Business activity slows in September as demand falls
Kenya’s private sector activity improved only slightly in September, hurt by rising energy prices that hit demand and also led to higher input costs, a survey showed yesterday.
Markit Stanbic Bank Kenya Purchasing Managers’ (PMI) headline index for the month declined to 50.4 from 51.1 in August, which is worse than 50.6 the sector witnessed in July.
However, the readings have remained above the 50.0 neutral mark for the fifth straight month in a row though the September reading was the lowest since most pandemic-related restrictions were lifted in May this year.
Readings above 50 signal an improvement in business conditions on the previous month, while readings below 50 show deterioration.
“Business conditions continued to improve in September but at the slowest pace in the past five months due to rising inflation.
While export demand expanded by the fastest rate in 13 months, the improvement in domestic demand was negatively affected by a rise in output prices,” said Stanbic’s Kuria Kamau, Fixed Income and Currency Strategist.
Until last month, the upturn in job numbers for instance, had been the quickest since May when the private sector recorded one of its best performances in the pandemic period, but only modest overall and slower than the series long-run average.
Output and new orders, however, rose in September, mainly due to the continued recovery in demand from the strict lockdown earlier in the year.
Equally, exports also contributed to the growth seen in the month, as foreign orders increased at the fastest rate since October 2020.
“Higher fuel prices were a key factor leading to the uptick in living costs. As well as impacting demand, businesses found that the price hike added to purchasing prices, which rose sharply.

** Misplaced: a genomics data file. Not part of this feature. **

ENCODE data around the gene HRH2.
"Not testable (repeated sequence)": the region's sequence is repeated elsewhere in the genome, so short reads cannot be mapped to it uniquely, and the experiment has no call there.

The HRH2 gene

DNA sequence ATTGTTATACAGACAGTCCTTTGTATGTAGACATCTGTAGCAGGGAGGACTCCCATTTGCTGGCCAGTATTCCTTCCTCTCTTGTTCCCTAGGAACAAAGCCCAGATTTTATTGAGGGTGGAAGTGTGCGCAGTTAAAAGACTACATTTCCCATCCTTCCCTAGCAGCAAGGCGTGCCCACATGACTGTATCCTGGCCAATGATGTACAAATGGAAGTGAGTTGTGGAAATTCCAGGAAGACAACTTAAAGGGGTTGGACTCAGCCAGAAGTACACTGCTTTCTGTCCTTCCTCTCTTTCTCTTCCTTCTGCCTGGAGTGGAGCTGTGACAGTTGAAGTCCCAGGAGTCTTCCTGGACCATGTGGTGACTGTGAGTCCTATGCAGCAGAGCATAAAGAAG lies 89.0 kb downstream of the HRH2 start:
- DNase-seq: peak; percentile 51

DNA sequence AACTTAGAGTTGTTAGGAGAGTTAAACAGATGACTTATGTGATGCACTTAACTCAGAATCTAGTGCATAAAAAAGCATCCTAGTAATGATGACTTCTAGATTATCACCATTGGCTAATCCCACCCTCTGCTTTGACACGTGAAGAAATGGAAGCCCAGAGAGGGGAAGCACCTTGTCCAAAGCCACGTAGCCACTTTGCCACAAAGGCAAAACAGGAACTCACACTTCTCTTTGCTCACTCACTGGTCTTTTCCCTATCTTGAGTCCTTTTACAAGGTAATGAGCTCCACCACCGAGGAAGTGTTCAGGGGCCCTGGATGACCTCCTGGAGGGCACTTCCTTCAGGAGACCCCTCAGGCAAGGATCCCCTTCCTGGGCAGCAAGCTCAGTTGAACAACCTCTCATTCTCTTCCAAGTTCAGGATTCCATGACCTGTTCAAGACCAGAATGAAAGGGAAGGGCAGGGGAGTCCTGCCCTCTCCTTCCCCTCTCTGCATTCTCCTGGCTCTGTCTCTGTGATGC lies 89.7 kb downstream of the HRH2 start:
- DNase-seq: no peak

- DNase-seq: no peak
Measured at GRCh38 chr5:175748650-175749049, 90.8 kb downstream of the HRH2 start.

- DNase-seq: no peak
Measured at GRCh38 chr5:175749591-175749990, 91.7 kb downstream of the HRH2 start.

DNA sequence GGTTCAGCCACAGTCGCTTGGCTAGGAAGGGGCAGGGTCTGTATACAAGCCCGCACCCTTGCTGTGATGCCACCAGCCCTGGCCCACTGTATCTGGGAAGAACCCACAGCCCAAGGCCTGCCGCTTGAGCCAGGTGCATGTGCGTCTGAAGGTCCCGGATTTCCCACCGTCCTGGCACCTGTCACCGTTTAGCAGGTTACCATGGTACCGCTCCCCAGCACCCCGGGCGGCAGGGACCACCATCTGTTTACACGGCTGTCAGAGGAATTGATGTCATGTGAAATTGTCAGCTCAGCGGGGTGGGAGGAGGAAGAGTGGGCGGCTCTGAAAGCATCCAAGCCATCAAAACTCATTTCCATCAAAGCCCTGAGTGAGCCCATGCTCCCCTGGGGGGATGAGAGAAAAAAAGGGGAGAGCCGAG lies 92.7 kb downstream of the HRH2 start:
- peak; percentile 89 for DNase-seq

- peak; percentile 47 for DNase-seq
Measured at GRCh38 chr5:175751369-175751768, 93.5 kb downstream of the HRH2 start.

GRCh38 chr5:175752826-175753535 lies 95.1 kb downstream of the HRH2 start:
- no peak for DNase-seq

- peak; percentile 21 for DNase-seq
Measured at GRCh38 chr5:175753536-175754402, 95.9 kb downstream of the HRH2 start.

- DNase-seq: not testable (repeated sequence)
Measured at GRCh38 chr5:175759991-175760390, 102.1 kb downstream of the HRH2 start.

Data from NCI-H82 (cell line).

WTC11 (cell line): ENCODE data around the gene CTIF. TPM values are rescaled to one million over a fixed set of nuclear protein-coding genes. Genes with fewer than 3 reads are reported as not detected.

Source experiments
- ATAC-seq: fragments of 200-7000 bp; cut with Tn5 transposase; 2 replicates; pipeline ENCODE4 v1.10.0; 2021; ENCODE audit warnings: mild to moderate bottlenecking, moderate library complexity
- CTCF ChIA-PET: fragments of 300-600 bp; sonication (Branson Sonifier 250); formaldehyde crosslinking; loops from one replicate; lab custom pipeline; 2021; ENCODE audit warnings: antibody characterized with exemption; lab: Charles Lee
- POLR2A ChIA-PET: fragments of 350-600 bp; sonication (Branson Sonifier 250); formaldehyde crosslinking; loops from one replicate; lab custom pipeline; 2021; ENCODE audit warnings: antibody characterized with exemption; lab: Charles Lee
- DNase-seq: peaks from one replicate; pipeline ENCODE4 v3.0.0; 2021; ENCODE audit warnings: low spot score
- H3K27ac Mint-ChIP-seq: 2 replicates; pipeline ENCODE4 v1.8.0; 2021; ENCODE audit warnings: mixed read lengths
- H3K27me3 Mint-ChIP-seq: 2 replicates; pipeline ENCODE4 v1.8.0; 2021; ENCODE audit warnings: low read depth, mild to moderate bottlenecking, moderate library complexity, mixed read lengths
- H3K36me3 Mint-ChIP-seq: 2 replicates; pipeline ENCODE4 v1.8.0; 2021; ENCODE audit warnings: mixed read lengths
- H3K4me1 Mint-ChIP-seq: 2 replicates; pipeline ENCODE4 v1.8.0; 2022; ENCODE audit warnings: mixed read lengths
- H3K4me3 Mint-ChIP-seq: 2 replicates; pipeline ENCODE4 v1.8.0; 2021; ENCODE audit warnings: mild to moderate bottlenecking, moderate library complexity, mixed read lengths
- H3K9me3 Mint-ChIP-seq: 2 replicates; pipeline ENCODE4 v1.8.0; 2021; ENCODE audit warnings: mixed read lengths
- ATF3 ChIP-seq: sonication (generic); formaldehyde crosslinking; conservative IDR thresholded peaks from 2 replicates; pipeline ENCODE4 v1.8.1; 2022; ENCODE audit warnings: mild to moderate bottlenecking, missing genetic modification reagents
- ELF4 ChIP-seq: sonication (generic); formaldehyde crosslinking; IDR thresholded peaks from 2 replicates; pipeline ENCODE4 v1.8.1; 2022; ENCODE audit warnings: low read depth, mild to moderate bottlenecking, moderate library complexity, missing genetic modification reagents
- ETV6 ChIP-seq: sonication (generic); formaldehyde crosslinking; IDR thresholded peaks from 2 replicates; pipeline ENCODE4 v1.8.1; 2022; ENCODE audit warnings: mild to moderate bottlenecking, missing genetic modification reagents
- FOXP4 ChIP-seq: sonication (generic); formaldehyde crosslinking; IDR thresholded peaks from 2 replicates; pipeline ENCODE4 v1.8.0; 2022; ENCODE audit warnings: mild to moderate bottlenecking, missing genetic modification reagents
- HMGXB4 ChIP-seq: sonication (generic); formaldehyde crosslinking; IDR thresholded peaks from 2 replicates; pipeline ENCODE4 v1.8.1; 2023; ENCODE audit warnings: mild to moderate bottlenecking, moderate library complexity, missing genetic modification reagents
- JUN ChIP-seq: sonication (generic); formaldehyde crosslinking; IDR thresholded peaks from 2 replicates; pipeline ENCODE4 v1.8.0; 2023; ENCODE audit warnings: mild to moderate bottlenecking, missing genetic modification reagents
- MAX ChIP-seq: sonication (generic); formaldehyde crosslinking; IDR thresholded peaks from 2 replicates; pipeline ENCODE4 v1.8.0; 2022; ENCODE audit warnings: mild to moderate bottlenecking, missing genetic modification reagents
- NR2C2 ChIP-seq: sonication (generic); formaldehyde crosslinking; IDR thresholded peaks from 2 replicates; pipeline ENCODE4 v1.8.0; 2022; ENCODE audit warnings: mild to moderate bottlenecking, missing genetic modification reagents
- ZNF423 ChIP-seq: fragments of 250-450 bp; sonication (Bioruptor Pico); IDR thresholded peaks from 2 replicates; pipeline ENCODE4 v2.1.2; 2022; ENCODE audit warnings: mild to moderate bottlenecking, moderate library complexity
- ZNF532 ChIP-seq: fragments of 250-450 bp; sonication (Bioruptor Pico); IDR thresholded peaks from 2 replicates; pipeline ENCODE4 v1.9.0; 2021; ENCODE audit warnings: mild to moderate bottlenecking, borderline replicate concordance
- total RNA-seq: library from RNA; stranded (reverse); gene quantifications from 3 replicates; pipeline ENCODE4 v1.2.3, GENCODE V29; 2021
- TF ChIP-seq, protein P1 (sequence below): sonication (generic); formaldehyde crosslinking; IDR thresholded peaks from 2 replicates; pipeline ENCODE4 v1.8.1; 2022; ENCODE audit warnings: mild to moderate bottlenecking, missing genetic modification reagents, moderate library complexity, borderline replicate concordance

Faced with higher cost burdens, firms raised their selling charges to the greatest extent since February,” the monthly survey findings read in part.
Owing to the growing uncertainty brought by the Coronavirus, the looming general elections and the deteriorating economy, respondents who took part in the survey expect months ahead to perform dismally.
“Around 72 per cent of respondents expect output to be unchanged over the coming year, amid uncertainty surrounding the pandemic and inflationary pressures.
Positive forecasts were meanwhile driven by hopes of increased marketing and capital investment,” it noted.
Survey respondents indicate high taxes slapped on Kenyan traders are also expected to negatively impact the business environment in the long term despite the high Court in September declaring the minimum tax on corporate sales unconstitutional.
Business environment took a hit in the months preceding the ruling because of the high taxation regime which kicked off on January 1.
It had a knock-on effect on the production costs for most businesses and marked the toughest third quarter for employers.
Through the Finance Act, 2020, the government introduced among other tax measures, a 1.5 per cent tax on income from services accrued or derived in Kenya through a digital marketplace.
The tax is applicable on the gross transaction value of the service provided and is due at the time of payment.
It also introduced a minimum tax of 1 per cent on gross turnover as well as the rate of Value Added Tax from 14 per cent in 2020 to 16 per cent.
The return of 16 per cent valued added tax (VAT) for instance, continues to divide policy makers with businesses particularly those in real estate, publishing and supply feeling the heat.